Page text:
A map of Ohio's bedrock geology. (via Ohio DNR)
A map of Ohio's bedrock geology. (via Ohio DNR)
A map of Ohio’s bedrock geology. (via Ohio DNR, click to view original)

More than a year after a string of earthquakes prompted Ohio to enact tougher rules on disposal wells for fracking wastewater, researchers are still working to understand the extent of the risk.

Seismologists say the state has generally done a good job mapping and monitoring its seismic activity, but there is still much work to come.

The link between the wells and earthquakes has strengthened in recent years, with Ohio regulators connecting as many as a dozen man-made temblors to the injection of gas-drilling wastewater deep into the earth. In response, officials have implemented new rules designed to adequately prepare parts of the state for future drilling activity.

The new policies determine the strain wastewater injection puts on fault lines. With the region’s financial future so heavily reliant on fracking, Ohio is also attempting to better understand the network of geological faults that encompass this underground economic boon, and the potential danger they represent.

Little earthquakes lead to bigger concerns

Northeast Ohio sits atop the resource-rich Marcellus Shale geological formation, estimated to be the second largest natural gas find in the world. Although earthquakes are not thought to be directly related to fracking itself, geologists say disposal of the by-products dredged up in the drilling process led to a series of earthquakes in Youngstown in 2011, prompting the state to impose tougher restrictions on the practice.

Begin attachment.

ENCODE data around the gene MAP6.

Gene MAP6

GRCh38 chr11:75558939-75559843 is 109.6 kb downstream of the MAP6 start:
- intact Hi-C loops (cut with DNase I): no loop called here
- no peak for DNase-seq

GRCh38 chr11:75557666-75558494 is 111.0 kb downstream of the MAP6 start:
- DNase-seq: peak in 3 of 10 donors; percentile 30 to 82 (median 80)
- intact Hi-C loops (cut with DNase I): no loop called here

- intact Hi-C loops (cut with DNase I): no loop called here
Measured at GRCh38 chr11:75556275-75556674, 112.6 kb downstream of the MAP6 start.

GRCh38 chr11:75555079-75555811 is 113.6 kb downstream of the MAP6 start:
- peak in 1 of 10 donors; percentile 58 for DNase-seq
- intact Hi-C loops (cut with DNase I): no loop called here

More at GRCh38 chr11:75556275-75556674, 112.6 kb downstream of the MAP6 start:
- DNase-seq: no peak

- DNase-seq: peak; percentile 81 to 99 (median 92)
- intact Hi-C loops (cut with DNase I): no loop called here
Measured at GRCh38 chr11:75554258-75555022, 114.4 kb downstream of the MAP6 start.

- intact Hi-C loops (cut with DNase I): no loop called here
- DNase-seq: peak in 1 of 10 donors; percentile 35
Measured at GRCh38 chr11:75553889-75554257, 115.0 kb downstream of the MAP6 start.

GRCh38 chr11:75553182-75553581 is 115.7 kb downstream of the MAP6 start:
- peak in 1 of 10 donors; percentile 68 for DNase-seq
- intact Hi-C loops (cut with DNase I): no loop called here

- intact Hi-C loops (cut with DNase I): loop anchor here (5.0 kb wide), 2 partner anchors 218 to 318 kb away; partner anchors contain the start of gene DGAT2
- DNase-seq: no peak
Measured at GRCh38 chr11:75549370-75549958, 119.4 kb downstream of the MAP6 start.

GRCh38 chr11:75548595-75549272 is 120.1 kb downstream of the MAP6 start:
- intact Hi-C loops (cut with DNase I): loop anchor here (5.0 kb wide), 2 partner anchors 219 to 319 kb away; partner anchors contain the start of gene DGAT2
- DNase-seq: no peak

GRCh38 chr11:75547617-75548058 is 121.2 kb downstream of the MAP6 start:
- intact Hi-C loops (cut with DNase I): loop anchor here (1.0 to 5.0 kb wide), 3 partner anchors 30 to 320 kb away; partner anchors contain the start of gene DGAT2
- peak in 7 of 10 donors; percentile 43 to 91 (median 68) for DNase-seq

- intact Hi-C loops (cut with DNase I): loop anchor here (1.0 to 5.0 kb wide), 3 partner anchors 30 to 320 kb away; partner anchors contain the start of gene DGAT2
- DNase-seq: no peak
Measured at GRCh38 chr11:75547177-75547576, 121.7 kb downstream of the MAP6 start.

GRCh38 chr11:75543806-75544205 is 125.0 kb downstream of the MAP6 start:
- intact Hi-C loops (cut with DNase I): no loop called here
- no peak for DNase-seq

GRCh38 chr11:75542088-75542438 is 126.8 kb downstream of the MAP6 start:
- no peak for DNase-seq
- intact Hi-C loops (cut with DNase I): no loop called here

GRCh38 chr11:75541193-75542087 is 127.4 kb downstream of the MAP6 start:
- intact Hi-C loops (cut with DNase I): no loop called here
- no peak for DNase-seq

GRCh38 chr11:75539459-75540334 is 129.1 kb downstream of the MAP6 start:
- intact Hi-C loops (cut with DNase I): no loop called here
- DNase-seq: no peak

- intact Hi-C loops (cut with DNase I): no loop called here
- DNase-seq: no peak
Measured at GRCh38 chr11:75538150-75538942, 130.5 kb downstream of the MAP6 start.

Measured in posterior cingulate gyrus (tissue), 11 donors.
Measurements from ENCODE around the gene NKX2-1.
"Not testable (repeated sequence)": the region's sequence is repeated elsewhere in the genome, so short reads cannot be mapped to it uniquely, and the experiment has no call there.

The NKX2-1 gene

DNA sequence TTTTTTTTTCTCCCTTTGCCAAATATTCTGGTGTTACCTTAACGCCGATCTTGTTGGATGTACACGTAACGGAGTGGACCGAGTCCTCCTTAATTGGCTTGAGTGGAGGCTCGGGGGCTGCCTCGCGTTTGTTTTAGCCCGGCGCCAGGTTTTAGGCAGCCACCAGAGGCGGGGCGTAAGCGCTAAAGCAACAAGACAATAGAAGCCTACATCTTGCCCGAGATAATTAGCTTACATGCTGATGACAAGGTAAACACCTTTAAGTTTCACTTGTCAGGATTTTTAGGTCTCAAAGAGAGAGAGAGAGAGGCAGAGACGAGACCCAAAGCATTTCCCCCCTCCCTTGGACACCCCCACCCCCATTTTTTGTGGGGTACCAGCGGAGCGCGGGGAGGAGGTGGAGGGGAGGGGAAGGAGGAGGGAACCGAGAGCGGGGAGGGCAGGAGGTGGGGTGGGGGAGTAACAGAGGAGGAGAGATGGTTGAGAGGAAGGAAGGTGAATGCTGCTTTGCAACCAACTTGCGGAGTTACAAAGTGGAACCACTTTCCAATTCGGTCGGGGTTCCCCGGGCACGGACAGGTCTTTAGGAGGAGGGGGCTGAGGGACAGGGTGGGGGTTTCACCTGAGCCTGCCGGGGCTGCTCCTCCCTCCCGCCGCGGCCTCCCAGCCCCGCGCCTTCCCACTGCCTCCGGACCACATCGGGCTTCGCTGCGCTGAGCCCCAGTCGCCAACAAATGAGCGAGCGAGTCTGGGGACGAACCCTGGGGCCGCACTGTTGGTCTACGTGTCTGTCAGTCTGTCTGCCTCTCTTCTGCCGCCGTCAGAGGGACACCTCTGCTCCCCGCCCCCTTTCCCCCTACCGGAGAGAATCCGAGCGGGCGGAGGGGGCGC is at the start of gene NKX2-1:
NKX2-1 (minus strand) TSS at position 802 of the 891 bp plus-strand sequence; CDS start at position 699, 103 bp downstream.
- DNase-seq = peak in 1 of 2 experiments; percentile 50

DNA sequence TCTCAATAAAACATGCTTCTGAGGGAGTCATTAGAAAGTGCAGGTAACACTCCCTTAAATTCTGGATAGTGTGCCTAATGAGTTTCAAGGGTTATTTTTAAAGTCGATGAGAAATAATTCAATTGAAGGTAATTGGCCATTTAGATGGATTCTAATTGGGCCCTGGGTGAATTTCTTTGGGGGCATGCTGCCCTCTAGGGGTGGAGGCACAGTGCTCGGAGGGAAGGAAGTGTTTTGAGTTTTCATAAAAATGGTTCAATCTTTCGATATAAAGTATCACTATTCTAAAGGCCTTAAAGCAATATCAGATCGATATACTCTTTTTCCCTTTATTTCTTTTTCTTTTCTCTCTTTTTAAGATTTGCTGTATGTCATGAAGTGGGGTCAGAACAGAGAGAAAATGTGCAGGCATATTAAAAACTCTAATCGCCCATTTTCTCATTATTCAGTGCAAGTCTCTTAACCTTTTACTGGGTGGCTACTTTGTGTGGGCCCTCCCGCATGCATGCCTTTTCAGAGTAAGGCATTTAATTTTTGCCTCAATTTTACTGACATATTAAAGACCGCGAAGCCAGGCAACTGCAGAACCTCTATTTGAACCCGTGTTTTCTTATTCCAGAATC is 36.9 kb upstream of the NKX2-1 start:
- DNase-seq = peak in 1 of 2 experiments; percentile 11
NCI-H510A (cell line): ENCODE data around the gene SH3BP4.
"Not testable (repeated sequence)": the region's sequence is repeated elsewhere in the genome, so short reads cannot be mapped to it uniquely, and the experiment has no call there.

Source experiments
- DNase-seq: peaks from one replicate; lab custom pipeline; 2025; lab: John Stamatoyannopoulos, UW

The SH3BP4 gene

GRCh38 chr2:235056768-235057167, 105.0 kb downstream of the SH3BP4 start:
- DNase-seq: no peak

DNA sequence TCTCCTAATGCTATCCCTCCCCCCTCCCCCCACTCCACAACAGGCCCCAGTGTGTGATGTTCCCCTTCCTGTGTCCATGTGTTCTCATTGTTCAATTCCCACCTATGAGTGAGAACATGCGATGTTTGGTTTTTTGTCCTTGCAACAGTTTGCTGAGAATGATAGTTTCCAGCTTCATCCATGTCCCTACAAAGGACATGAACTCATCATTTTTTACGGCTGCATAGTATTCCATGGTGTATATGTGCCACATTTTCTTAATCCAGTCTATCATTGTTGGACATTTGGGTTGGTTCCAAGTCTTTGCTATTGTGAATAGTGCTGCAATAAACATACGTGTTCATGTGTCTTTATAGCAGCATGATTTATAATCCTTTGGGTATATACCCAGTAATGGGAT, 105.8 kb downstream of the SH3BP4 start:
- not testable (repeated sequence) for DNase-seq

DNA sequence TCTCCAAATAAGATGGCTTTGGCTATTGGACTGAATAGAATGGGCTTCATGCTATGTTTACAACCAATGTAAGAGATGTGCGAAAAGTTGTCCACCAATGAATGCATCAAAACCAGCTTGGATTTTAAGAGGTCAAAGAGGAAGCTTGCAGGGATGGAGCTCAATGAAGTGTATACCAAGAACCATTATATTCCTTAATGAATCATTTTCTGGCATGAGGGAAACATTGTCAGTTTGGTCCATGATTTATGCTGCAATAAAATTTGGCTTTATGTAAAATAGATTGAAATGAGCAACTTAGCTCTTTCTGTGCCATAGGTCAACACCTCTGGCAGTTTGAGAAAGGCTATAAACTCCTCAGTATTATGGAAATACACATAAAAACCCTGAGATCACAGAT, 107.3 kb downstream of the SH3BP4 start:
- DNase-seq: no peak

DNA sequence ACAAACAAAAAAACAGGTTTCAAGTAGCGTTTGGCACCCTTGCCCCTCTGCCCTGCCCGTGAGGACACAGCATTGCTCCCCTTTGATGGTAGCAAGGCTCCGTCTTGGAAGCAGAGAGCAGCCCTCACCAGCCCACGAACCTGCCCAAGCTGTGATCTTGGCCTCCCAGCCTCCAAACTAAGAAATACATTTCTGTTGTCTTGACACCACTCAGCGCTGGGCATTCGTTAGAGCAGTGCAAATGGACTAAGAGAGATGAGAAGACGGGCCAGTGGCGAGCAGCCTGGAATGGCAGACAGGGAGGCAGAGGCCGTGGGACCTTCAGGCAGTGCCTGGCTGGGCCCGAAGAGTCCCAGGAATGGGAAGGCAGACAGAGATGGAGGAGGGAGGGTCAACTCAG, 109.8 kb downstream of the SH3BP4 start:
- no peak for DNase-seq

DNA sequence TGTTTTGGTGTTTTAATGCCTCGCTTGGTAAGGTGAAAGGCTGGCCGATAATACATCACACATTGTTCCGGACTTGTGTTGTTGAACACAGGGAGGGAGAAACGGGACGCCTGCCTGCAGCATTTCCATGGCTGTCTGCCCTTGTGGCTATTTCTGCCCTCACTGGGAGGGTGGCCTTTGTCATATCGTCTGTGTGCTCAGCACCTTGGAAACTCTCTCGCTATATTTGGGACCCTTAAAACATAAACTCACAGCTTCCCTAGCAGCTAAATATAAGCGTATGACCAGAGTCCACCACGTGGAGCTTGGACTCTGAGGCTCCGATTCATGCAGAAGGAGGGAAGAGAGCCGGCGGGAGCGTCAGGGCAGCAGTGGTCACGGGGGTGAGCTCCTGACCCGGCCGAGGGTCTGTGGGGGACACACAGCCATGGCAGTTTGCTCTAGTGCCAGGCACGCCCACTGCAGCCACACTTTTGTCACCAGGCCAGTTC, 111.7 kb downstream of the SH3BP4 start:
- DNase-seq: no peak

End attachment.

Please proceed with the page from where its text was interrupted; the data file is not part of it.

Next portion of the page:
Ohio can now order pre-drilling seismicity tests to identify the volume and pressure of wastewater fluids that can be injected. Once the well is put into operation, the state Division of Oil and Gas Resources Management, a division of the Ohio Department of Natural Resources (ODNR), will monitor it and shut it down if need be.

ODNR’s geological survey division has general fault line maps available and can create more specific maps upon request, said Bob Worstall, deputy chief of ODNR’s oil and gas division. A seismicity investigation may include mapping the area around prospective deep-well hazardous fluid disposal sites, but ODNR does not have the entire region’s fault lines mapped so specifically.

“The precise locations of naturally-occurring smaller faults are open to interpretation,”  Worstall said. “But if there is a worry about the possibility of seismic activity, we can deploy monitoring equipment in the field.”

ODNR currently has two real-time seismic monitoring stations in the Ohio towns of Marietta and North Lima, both of which host injection well sites. A third station is scheduled for Youngstown.

ODNR’s work is supported by the U.S. Geological Survey (USGS) as well as The Ohio Seismic Network (OhioSeis), consisting of 29 cooperative, volunteer-operated seismic stations at colleges, universities and other institutions across the state. From March 2011 to March 2013, 26 earthquakes were recorded in Northeast Ohio, most of them at a magnitude of 2.5 or less (a quake at a magnitude of 2.5 is generally the smallest felt by people, according to USGS).